Wednesday, 2 December 2020

The Best U.K. Poetry Blogs of 2020

Poetry blogs have taken on special significance in 2020. As mentioned in my previous post on Rogue Strands, time might well have speeded up this year in many respects, but many people have also had that very same time weighing on their hands as a consequence of isolation, both in mental and physical terms.

In other words, poetry blogs have provided their readers with longer reads than social media posts, all alongside more substantial content. They offer us the chance to remember we’re not alone in the midst of this pandemic, together with the reassurance that there are other people whose experiences mirror ours.

This year’s list of The Best U.K. Poetry Blogs 2020 comes, as usual, with the caveat of being incomplete and subjective, but it also includes several newcomers, some of whom have been blogging for years but have only appeared on my limited radar this time around. Let’s start with them…

- Julie Mellor’s blog, chatty, intimate, yet wide-reaching and with an excellent eye for poetry.

- Ama Bolton’s barleybooks, creativity personified.

- Hilary Menos’ blog, intermittent posts but with thought-provoking content.

- Charlotte Gann's blog, a chronicle of her personal journey that implicitly reaches out to all of us.

- Elizabeth Rimmer’s Burned Thumb blog, packed with generosity, news, poems and a personal touch.

And now for the old-timers (sic)….

- Mat Riches’ Wear The Fox Hat, an idiosyncratic, insightful poetry blog...

- Matthew Paul’s blog, packed with wise and wry observations on poetry.

- Richie McCaffery’s The Lyrical Aye, a personal, sometimes ironic, sometimes acerbic view of the poetry world.

- Chris Edgoose’ Wood Bee Poet, in-depth poetry criticism.

- Sue Ibrahim’s My Natural World, what it says on the tin: a personal view of nature and life.

- Liz Lefroy’s I buy a new washer, so good it’s been turned into a book!

- Tim Love’s litrefs, a scientific yet hugely human view of poetry.

- Martyn Crucefix’s blog, critical rigour and thought-provoking views of contemporary poetry.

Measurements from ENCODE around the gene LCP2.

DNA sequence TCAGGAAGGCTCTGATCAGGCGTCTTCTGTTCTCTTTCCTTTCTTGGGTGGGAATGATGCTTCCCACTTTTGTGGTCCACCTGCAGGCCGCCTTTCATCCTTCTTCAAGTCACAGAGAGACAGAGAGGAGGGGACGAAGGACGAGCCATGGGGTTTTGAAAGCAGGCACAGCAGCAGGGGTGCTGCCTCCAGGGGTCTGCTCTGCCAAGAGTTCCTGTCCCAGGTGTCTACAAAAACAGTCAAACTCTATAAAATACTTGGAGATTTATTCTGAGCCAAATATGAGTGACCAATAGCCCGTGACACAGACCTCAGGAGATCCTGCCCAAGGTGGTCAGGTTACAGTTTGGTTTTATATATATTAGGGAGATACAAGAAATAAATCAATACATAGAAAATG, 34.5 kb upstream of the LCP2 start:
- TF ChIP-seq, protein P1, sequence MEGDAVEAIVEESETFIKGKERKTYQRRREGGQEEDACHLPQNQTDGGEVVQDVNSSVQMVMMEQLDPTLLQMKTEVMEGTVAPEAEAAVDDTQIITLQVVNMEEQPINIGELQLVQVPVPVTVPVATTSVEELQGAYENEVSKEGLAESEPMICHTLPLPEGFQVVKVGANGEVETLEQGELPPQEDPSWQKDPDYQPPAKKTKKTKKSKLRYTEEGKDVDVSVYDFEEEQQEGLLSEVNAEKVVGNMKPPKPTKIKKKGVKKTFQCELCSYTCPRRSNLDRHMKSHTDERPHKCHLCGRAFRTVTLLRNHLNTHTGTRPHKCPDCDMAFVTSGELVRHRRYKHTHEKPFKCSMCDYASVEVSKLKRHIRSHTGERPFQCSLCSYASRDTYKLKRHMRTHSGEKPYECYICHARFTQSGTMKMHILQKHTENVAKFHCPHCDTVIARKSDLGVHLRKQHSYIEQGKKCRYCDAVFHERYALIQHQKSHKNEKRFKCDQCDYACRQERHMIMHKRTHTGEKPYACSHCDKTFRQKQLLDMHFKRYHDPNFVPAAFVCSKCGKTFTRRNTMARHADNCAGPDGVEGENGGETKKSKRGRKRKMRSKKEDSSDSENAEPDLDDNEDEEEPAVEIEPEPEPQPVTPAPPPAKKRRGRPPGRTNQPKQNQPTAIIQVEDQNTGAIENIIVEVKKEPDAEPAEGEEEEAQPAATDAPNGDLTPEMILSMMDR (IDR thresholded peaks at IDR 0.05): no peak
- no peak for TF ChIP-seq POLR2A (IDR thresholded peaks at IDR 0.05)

- Charles Boyle’s Sonofabook, still different, still dedicated to the genre.

- Abegail Morley’s Poetry Shed, original work from guest poets, plus reviews and news.

- Josephine Corcoran’s blog, a personal poetry journal that reaches out and touches on opportunities, events and news in the poetry world.

- John Foggin’s cobweb, honesty, human warmth and a love of poetry.

- Robin Houghton’s blog, generous, personal and warm. Just the ticket for a tough year like this.

- Clarissa Aykroyd’sThe Stone and the Star, different, curious, always exploring poetry, just like the person who writes it.

- Anthony Wilson’s blog, understandably riven with personal grief this year, but also heaving with life.  

- Emma Lee’s blog, a tireless promotor of poetry whose blog shines a light of countless aspects of the genre that deserve more attention.

- Sheenagh Pugh’s Good God! There’s writing on both sides of that paper! Reviews and views with an excellent critical eye.

- Matt Merritt’s Polyolbion, wise words on the poetry world and beyond.

- Caroline Gill’s blog, a personal poetry diary.

- Helena Nelson’s HappenStance Press blog, nuff said.

- Angela Topping’s blog, excellent written poetry blog, all in the context of the world around us.

- Roy Marshall’s blog, news and original poetry.

And that’s the end of the 2020 list, with a quick mention that I’d love to welcome the return next year of the likes of excellent bloggers such as Clare Best, Giles Turnbull, Katy Evans-Bush, John Field, Paul Stephenson and Maria Taylor.

Oh, and one annual reminder; as mentioned in previous years, I do know that grim feeling of reading through a list, coming to the end and realising you’re not there, so I can only apologise if I’ve missed you out. As one individual reader, I can’t keep up with everyone, and I’d be very grateful for any additional blogs that readers might like to add in the comments that follow this post…


  1. is a poet I really appreciate reading

  2. Enough reading here to enable us to ignore the festive season altogether! Thank you so much Matthew for your kind words. I am the least creative member of a highly creative group of people; I take the minutes, and some of the photos, and assemble the eavesdroppings.

  3. And I'd like to recommend Dave Bonta's blog Via Negativa

    1. Yes, of course. Dave's great! It's just that his blog is transatlantic and this is just a British list (for better or worse!)...

    2. Yes, I was forgetting that in my enthusiasm!

  4. Thank you, Matthew, so much for the mention. Much appreciated, especially in this strange year...

  5. Thanks for this annual round-up. I'm always especially on the lookout for the occasional-but-brilliant bloggers to add to my feed reader. As much time as I already spend reading blogs, there's always room for a few more.

    1. Exactly, Dave! Some bloggers put so much into every post that they can't produce one on a weekly basis...